From then on, the two have continued to negotiate. McAfee dropped his fee to US$100,000, and XVGWhale offered US$70,000. What’s particularly concerning – assuming these tweets are true – is that McAfee talks of getting cash for comment from multiple other cryptocurrencies, and even calls out a US$23 million deal he has with It’s alarming since – if true – it shows clear manipulation of the marketplace based on inaccurate information.

Mcafee blackmail-1

Mcafee blackmail-2

John McAfee denies the claims.

What do the McAfee Verge texts mean?

We’ll likely never know the true story here. Both parties could have been hacked. One party could have been hacked. They could be in it together. It could all be 100% genuine. As neither McAfee nor XVGWhale work for Verge, both could be using their market influence to try and impact the price to their advantage. Sow the seeds of doubt before the Wraith protocol arrives and the price of Verge drops – which is what happened – and the two can buy a bunch of coins at a lower price.

It could effectively be a bear trap, conceived by the two during their party at McAfee’s home. The timing of it is just too convenient for this writer's liking, even if it’s odd that XVGWhale admits to trying to pay McAfee off. If nothing else, this little flare-up serves as yet another warning for rookie traders looking to invest in the cryptocurrency market. Do your research and learn to read the market yourself. Don’t rely on the advice of those with a vested interest in a particular result.

It should be noted that XVGWhale has since taken down his tweet containing the text messages, but not the one where he is partying at McAfee’s house. Hmmmm…. For the record, here is value of Verge over the week in question.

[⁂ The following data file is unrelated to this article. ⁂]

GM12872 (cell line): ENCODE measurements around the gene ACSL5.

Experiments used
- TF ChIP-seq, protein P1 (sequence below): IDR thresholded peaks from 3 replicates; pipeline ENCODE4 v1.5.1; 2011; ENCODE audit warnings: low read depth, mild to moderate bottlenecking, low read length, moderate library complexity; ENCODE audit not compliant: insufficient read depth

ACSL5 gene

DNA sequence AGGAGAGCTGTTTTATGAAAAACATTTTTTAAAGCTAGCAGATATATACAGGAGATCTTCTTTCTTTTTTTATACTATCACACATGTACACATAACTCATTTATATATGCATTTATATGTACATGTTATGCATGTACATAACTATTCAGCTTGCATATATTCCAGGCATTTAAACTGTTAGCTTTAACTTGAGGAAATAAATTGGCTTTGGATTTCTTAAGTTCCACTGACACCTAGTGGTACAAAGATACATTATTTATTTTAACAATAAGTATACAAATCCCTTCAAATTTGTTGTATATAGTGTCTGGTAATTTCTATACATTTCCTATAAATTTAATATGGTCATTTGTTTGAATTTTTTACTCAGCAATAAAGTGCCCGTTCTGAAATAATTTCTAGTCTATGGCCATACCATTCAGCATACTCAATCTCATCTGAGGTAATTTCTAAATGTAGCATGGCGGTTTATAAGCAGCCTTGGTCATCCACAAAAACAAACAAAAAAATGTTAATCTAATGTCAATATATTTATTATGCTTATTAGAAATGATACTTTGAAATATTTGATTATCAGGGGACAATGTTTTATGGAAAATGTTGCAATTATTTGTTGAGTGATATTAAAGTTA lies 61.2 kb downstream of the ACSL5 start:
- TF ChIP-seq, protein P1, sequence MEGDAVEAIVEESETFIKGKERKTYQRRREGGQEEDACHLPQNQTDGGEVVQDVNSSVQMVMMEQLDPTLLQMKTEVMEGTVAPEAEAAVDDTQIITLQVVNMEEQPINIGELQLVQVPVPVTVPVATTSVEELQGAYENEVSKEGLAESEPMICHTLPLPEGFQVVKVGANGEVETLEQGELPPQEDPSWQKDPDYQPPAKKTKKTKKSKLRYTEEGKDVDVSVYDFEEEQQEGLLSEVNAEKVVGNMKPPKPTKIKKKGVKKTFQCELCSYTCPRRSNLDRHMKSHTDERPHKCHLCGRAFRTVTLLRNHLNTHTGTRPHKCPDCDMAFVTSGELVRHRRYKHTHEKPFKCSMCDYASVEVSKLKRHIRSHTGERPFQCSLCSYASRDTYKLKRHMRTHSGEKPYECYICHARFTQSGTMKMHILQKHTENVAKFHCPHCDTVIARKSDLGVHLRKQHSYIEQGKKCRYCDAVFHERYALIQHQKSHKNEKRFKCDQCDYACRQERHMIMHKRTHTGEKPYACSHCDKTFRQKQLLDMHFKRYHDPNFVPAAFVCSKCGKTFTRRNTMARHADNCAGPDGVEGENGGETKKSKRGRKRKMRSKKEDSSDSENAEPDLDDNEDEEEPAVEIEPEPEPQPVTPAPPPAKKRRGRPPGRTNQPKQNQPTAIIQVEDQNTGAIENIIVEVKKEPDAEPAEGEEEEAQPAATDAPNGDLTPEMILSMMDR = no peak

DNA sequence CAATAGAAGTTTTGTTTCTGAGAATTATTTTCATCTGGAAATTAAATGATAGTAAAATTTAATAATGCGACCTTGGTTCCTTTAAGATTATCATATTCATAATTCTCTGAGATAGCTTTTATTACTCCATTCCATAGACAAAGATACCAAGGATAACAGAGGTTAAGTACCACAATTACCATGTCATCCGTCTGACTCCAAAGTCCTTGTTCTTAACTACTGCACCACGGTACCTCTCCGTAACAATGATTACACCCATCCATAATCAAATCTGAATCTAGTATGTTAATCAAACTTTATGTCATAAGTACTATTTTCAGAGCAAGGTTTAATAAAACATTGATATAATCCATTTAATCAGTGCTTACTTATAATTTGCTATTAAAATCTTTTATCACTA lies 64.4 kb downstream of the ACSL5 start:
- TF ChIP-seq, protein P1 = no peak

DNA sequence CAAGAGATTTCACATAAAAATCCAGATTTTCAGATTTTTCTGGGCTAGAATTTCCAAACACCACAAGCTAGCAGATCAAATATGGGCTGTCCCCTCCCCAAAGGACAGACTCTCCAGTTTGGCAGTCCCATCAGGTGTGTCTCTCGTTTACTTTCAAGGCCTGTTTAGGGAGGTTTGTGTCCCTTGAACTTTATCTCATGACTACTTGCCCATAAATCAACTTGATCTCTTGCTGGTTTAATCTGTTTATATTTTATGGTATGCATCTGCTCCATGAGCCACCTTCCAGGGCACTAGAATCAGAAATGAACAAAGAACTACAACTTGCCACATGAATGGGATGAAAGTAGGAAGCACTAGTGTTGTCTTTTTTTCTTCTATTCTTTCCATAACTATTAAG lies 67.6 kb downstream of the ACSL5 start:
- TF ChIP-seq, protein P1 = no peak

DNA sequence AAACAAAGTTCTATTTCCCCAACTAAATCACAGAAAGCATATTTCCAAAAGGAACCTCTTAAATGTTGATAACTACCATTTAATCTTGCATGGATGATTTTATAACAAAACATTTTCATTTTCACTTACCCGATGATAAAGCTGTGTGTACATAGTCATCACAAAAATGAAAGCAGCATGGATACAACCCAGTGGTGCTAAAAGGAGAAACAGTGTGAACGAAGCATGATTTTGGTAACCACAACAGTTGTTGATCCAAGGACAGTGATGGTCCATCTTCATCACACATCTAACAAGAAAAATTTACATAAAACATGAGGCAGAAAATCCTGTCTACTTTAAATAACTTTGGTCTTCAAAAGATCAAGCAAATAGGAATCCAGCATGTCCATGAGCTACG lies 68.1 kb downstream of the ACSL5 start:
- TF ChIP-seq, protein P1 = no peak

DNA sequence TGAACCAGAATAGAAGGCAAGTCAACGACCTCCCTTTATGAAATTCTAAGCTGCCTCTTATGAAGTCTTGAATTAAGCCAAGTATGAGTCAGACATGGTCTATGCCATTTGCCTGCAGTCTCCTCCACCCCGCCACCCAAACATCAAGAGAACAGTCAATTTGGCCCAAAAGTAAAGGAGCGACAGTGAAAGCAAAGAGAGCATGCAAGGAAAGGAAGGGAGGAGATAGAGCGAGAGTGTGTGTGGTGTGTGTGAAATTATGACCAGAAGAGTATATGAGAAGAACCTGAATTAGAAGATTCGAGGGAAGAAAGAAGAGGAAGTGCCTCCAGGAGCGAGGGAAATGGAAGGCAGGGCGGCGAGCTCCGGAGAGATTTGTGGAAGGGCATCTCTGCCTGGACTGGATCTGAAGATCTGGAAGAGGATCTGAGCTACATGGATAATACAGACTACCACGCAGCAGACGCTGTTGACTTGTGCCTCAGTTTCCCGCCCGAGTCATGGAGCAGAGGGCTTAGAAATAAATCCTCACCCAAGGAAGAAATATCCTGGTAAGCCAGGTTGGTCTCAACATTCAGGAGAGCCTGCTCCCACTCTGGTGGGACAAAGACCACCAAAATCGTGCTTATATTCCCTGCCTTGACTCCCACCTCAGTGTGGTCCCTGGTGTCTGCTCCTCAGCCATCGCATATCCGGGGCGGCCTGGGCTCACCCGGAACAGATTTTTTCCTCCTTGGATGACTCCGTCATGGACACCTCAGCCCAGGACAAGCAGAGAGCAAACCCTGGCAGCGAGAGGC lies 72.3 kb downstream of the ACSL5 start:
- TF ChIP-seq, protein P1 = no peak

Verge Price Change

Disclaimer: This information should not be interpreted as an endorsement of cryptocurrency or any specific provider, service or offering. It is not a recommendation to trade. Cryptocurrencies are speculative, complex and involve significant risks – they are highly volatile and sensitive to secondary activity. Performance is unpredictable and past performance is no guarantee of future performance. Consider your own circumstances, and obtain your own advice, before relying on this information. You should also verify the nature of any product or service (including its legal status and relevant regulatory requirements) and consult the relevant Regulators' websites before making any decision. Finder, or the author, may have holdings in the cryptocurrencies discussed.

Ask a Question

You are about to post a question on

  • Do not enter personal information (eg. surname, phone number, bank details) as your question will be made public
  • is a financial comparison and information service, not a bank or product provider
  • We cannot provide you with personal advice or recommendations
  • Your answer might already be waiting – check previous questions below to see if yours has already been asked

Finder only provides general advice and factual information, so consider your own circumstances, or seek advice before you decide to act on our content. By submitting a question, you're accepting our Terms Of Service and Finder Group Privacy & Cookies Policy.

This site is protected by reCAPTCHA and the Google Privacy Policy and Terms of Service apply.
Go to site